Payroll-related changes that may come into effect with the new federal government

iincome tax return form

On October, 19, 2015, Canadians voted in new Liberal party Prime Minister, Justin Trudeau.

During the course of the election campaign, the party announced they would make certain changes related to income tax rate calculations. Although it is unclear when these changes will be enacted, they could be introduced soon after the new government takes office.

Some of the proposed changes announced are as follows:

  • Tax cuts for the middle class: Taxable income between $44,700 and $89,401 taxed at a lower rate of 20.5% instead of 22%.
  • Tax increases for high income earners: A new tax bracket of 33% for annual income over $200,000.
  • TFSA limit decrease: The annual TFSA contribution limit would be decreased from $10,000 to the previous limit of $5,500.
  • Elimination of income splitting: Currently, income splitting allows the higher-earning spouse in a family with children under 18 to transfer up to $50,000 of income to the lower-earning spouse so it can be taxed at a lower rate. It is anticipated that income splitting will be eliminated.
  • New Canada Child Benefit to replace Universal Child Tax Benefit: The new government proposes a non-taxable child benefit calculated on a sliding family income scale.
  • OAS age to remain at 65: The new government has stated that they will not proceed with plans to gradually increase the age of eligibility for Old Age Security by 2023.
  • CPP Enhancement: The new government has discussed working with the provincial jurisdictions in order to enhance the Canada Pension Plan benefits. There is speculation this could provide the “solution” to the Ontario government’s concern about insufficient retirement savings, making the proposed Ontario Retirement Pension Plan no longer necessary.


On September 16, 2015, the Canada Revenue Agency (CRA) announced the prescribed annual interest rates that will apply to any amounts owed to the CRA and to any amounts the CRA owes to individuals and corporations. These rates are calculated quarterly in accordance with applicable legislation and will be in effect from October 1, 2015 to December 31, 2015. There have been no changes to the prescribed interest rates since last quarter with the exception of corporate tax payer’s interest on pertinent loans and indebtedness.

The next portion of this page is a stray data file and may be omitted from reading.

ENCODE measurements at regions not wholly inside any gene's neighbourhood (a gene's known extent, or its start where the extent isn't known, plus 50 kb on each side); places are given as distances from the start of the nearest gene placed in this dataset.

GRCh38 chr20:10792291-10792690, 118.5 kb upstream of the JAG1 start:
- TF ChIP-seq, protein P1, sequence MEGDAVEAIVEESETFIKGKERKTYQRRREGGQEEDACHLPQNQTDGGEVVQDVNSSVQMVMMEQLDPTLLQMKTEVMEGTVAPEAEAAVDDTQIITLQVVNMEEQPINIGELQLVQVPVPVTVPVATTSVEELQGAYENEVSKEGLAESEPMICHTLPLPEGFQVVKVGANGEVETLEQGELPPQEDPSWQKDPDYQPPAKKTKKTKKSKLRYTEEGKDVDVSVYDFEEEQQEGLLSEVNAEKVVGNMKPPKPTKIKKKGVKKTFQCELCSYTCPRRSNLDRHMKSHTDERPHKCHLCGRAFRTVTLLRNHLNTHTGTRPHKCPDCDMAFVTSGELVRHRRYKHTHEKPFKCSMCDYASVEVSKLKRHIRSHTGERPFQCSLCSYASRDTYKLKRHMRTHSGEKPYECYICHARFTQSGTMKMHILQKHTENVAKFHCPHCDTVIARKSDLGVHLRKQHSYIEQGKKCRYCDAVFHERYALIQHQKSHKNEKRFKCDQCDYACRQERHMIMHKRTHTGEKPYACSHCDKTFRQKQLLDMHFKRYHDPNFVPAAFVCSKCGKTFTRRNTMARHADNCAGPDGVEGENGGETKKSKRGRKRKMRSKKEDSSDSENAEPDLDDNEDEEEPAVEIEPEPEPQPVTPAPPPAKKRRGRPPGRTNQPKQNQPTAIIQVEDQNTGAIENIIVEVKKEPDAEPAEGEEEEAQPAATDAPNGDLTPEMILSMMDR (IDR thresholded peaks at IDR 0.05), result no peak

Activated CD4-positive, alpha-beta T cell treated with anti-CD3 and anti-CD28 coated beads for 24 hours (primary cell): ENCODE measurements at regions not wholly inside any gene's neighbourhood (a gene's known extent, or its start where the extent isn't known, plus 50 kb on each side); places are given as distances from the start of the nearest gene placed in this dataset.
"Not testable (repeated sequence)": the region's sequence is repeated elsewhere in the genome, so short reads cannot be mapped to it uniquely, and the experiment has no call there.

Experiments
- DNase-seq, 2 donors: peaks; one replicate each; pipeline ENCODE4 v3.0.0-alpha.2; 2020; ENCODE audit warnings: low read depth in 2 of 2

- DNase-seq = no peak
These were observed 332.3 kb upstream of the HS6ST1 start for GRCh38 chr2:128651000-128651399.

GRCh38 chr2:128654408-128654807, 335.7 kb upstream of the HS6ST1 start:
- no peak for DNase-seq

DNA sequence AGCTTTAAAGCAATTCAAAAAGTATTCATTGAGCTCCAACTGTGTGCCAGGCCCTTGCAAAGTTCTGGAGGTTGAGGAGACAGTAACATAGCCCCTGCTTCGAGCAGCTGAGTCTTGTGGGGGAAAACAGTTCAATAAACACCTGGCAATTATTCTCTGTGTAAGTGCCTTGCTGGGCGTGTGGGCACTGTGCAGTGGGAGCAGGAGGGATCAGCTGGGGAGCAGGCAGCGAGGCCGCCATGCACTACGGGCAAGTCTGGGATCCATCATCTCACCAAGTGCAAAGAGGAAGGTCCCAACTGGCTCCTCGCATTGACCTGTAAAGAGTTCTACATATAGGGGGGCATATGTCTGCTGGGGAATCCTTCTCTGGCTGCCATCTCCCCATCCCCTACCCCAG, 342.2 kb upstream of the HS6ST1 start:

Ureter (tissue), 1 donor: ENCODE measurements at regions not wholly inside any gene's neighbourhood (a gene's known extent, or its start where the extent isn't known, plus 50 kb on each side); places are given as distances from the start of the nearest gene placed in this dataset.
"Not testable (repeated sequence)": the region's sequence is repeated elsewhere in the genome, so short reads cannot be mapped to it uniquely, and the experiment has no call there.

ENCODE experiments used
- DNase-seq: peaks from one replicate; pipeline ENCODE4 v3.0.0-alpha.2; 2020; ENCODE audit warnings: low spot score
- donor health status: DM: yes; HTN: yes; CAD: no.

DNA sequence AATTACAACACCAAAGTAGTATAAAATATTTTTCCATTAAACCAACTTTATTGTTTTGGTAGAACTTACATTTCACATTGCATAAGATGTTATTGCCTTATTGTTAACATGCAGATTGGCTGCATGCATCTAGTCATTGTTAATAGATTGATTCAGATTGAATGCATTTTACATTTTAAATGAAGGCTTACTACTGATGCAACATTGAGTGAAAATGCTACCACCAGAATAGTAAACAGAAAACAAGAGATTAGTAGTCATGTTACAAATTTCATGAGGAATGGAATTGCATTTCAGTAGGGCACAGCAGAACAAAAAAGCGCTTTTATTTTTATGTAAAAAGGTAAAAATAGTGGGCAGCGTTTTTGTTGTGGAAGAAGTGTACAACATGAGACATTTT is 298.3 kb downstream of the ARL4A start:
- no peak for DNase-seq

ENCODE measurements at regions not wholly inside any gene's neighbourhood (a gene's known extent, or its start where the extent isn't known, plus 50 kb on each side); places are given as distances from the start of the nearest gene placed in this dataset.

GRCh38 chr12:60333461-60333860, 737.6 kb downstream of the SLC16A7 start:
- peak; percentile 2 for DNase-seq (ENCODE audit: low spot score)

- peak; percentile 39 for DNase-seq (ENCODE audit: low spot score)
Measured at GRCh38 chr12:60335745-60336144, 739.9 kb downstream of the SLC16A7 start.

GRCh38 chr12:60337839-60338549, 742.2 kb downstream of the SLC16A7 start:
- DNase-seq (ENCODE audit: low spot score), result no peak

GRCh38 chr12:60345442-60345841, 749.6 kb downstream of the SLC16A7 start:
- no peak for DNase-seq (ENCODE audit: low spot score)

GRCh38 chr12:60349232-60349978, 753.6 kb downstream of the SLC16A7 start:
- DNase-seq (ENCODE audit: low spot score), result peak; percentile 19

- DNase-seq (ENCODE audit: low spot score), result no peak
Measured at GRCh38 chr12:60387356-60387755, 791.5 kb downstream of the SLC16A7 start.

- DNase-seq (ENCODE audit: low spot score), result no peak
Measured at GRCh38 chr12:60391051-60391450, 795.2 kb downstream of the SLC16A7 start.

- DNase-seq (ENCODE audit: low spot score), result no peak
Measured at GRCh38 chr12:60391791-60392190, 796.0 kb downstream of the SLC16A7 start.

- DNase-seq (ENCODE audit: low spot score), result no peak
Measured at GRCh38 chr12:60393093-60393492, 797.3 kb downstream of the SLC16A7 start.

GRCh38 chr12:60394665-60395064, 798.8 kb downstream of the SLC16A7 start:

• The interest rate charged on overdue taxes, Canada Pension Plan contributions, and Employment Insurance premiums will be 5%.
  • The interest rate to be paid on corporate taxpayer overpayments will be 1%.
  • The interest rate paid on overpaid remittances will be 3%.
  • The interest rate used to calculate taxable benefits for employees and shareholders from interest-free and low-interest loans will be 1%.
  • Change: The interest rate for corporate taxpayers’ pertinent loans or indebtedness will be 4.52%.


The Honourable Joe Ceci, President of Treasury Board and Minister of Finance for the new government, tabled the Alberta Budget for 2015 in the Alberta Legislature on October 27, 2015.

The Budget resulted in no additional income tax increases to those which have been in effect since October 1, 2015; nor were there any other changes impacting payroll.

The government did announce it will incur additional expenses that would create a deficit; however the government decided to increase alcohol and tobacco taxes in order to assist with additional funding. They also indicated that the tax on insurance premiums will be increased by 1% effective April 1, 2016.

For more information on the Alberta Provincial Budget changes, view our September 1st blog article.

If you would like more information or have any questions, feel free to contact us at 780.466.6204, or click here to send us an email.

Thanks to Janet Crawford of KWB Chartered Accountants for providing this content.